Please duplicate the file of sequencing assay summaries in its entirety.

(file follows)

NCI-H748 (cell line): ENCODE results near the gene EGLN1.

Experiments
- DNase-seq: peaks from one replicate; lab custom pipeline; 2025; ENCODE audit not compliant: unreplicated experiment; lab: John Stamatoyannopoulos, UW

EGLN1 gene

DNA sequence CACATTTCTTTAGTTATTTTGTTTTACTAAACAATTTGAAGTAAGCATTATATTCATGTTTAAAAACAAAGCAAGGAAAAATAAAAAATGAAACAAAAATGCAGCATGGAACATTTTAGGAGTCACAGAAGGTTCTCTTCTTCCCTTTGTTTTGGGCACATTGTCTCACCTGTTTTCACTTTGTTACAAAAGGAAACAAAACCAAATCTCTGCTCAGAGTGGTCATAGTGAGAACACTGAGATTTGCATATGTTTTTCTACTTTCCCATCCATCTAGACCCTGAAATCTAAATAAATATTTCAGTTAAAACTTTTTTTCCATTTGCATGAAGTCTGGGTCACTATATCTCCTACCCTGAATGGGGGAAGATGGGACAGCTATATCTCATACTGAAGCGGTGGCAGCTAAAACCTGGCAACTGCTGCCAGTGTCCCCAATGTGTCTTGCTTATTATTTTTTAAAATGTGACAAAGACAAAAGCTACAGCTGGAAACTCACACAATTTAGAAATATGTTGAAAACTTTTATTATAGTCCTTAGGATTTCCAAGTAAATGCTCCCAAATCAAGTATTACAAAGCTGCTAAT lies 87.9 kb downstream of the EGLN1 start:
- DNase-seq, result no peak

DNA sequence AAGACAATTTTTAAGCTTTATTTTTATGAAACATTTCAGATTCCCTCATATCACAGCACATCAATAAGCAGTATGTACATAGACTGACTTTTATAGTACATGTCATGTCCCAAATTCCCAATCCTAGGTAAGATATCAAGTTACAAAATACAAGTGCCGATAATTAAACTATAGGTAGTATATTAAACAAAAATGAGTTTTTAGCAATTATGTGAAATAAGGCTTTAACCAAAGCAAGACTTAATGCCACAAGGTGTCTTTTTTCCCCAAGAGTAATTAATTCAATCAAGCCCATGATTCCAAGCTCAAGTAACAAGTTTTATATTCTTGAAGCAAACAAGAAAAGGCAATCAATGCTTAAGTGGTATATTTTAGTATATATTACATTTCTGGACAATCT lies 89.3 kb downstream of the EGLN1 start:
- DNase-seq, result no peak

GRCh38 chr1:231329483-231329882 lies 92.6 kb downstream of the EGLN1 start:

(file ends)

NCI-H748 (cell line): ENCODE results near the gene EGLN1.

Experiments
- DNase-seq: peaks from one replicate; lab custom pipeline; 2025; ENCODE audit not compliant: unreplicated experiment; lab: John Stamatoyannopoulos, UW

EGLN1 gene

DNA sequence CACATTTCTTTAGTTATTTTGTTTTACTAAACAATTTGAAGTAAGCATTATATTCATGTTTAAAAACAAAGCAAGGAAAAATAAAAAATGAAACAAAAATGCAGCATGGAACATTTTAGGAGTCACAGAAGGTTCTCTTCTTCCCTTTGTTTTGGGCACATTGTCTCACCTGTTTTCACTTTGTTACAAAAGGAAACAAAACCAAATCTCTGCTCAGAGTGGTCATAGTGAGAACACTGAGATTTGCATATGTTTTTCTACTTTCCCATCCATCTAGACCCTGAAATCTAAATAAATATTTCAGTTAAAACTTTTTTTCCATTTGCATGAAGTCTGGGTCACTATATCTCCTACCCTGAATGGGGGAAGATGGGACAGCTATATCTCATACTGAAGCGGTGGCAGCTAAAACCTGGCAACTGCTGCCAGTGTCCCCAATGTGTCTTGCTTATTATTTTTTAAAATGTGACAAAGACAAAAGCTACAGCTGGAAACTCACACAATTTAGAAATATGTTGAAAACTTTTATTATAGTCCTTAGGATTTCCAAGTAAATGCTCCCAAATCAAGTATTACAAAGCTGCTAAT lies 87.9 kb downstream of the EGLN1 start:
- DNase-seq, result no peak

DNA sequence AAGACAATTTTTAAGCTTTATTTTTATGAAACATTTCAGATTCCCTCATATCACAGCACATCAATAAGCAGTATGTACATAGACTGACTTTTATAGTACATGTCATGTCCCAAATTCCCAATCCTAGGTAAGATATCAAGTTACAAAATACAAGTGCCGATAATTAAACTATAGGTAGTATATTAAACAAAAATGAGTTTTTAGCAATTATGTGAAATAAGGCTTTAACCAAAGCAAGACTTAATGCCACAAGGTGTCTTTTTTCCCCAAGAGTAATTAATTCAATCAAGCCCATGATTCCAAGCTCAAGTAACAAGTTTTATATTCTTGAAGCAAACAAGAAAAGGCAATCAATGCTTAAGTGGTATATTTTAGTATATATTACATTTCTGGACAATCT lies 89.3 kb downstream of the EGLN1 start:
- DNase-seq, result no peak

GRCh38 chr1:231329483-231329882 lies 92.6 kb downstream of the EGLN1 start: